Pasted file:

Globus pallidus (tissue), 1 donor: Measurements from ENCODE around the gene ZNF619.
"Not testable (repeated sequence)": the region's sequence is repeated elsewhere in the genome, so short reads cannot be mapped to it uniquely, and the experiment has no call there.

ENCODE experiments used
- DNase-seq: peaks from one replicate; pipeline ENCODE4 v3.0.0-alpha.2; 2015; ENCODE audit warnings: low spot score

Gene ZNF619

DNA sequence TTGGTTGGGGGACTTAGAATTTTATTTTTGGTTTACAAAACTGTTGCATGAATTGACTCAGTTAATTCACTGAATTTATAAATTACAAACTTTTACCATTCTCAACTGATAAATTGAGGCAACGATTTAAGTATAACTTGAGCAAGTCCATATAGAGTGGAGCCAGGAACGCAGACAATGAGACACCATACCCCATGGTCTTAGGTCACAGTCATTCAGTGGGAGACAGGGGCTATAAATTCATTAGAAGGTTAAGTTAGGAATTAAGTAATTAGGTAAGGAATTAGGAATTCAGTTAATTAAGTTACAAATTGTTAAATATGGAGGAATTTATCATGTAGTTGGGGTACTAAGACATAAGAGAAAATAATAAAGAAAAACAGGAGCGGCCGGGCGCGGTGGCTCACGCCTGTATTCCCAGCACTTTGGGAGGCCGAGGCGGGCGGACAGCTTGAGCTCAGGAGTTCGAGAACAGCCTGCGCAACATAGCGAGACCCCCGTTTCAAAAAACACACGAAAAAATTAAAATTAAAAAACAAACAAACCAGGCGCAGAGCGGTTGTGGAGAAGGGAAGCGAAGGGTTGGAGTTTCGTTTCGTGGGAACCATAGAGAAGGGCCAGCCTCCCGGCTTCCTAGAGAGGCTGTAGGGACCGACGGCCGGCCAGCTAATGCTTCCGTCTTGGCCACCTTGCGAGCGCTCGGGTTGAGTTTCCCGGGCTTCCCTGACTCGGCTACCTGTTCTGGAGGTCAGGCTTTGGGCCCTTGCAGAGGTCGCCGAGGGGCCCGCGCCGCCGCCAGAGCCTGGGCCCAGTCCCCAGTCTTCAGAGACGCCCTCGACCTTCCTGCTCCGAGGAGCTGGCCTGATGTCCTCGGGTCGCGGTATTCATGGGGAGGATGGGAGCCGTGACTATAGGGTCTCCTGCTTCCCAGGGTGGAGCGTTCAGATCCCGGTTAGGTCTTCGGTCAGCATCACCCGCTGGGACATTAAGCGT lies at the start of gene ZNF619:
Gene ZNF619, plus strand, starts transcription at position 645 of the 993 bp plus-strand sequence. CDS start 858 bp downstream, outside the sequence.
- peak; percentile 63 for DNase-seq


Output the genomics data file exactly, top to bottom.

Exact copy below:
Globus pallidus (tissue), 1 donor: Measurements from ENCODE around the gene ZNF619.
"Not testable (repeated sequence)": the region's sequence is repeated elsewhere in the genome, so short reads cannot be mapped to it uniquely, and the experiment has no call there.

ENCODE experiments used
- DNase-seq: peaks from one replicate; pipeline ENCODE4 v3.0.0-alpha.2; 2015; ENCODE audit warnings: low spot score

Gene ZNF619

DNA sequence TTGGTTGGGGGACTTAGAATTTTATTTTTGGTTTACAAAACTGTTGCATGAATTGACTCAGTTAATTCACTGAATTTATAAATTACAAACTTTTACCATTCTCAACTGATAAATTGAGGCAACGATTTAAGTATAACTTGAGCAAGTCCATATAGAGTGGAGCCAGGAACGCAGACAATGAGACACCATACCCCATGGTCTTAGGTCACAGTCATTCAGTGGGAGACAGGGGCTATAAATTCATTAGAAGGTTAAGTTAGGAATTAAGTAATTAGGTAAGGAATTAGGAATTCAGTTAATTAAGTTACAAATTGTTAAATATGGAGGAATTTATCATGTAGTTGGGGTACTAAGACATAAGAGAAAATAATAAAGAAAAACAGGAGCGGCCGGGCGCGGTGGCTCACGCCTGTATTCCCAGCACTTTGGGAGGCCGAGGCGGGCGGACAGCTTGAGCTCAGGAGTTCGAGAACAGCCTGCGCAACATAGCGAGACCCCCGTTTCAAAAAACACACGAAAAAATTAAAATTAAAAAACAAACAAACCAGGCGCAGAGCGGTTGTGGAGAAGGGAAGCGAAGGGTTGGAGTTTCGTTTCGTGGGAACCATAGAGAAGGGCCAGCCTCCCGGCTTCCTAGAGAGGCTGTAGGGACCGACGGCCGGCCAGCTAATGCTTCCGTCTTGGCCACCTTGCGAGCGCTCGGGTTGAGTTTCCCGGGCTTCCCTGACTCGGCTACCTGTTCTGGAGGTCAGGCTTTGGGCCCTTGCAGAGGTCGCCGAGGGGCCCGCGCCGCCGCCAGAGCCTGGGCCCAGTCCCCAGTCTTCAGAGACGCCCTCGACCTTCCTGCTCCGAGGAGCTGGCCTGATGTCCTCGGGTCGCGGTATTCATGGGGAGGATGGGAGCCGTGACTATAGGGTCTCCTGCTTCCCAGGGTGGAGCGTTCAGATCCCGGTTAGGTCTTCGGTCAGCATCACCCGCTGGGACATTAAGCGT lies at the start of gene ZNF619:
Gene ZNF619, plus strand, starts transcription at position 645 of the 993 bp plus-strand sequence. CDS start 858 bp downstream, outside the sequence.
- peak; percentile 63 for DNase-seq